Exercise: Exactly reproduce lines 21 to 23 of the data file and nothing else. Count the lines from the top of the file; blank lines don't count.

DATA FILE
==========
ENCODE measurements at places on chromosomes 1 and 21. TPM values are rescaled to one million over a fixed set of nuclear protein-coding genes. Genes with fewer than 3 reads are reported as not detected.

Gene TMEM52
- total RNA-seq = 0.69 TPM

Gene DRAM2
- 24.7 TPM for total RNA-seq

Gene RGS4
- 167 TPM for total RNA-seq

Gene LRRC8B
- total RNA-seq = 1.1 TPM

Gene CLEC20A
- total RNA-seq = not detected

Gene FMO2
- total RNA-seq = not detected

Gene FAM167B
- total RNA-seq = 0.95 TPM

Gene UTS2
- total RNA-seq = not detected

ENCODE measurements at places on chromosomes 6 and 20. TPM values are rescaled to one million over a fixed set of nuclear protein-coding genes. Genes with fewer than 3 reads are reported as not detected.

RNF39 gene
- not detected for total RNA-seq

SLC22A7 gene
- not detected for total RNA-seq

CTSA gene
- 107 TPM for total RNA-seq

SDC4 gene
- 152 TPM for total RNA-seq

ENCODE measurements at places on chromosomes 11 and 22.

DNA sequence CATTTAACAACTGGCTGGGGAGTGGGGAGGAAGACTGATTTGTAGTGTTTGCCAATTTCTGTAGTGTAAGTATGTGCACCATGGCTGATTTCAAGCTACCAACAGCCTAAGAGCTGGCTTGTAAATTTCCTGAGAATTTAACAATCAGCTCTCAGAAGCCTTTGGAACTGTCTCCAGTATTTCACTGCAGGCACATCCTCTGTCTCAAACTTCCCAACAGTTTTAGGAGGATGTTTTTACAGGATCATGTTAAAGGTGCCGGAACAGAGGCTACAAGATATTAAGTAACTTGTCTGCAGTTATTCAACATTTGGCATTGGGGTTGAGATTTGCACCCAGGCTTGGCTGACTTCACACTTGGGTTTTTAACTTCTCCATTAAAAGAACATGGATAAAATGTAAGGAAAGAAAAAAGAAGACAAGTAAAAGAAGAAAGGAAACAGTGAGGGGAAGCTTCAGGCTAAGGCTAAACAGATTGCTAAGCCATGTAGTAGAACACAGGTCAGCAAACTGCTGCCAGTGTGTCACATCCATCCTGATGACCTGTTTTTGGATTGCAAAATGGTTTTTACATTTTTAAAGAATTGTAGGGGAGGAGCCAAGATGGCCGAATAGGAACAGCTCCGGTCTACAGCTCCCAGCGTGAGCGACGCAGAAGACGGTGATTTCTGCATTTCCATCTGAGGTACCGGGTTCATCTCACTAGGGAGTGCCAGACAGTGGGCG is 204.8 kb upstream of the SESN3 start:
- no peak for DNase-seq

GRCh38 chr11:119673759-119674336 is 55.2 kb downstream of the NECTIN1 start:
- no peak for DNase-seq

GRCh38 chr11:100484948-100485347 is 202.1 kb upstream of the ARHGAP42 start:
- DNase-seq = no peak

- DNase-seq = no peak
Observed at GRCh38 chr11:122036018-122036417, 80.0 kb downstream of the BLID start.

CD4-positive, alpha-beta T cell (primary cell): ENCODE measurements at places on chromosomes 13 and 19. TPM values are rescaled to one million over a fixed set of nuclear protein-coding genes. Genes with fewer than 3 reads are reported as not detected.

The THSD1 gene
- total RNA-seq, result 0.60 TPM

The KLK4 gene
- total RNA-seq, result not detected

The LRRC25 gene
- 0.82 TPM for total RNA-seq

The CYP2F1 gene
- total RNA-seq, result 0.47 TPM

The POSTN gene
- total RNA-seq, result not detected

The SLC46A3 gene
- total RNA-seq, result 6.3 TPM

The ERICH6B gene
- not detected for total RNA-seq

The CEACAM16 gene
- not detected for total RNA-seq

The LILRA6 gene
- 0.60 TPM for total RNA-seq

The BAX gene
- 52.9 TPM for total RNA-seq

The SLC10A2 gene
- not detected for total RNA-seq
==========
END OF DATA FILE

SLC22A7 gene
- not detected for total RNA-seq

CTSA gene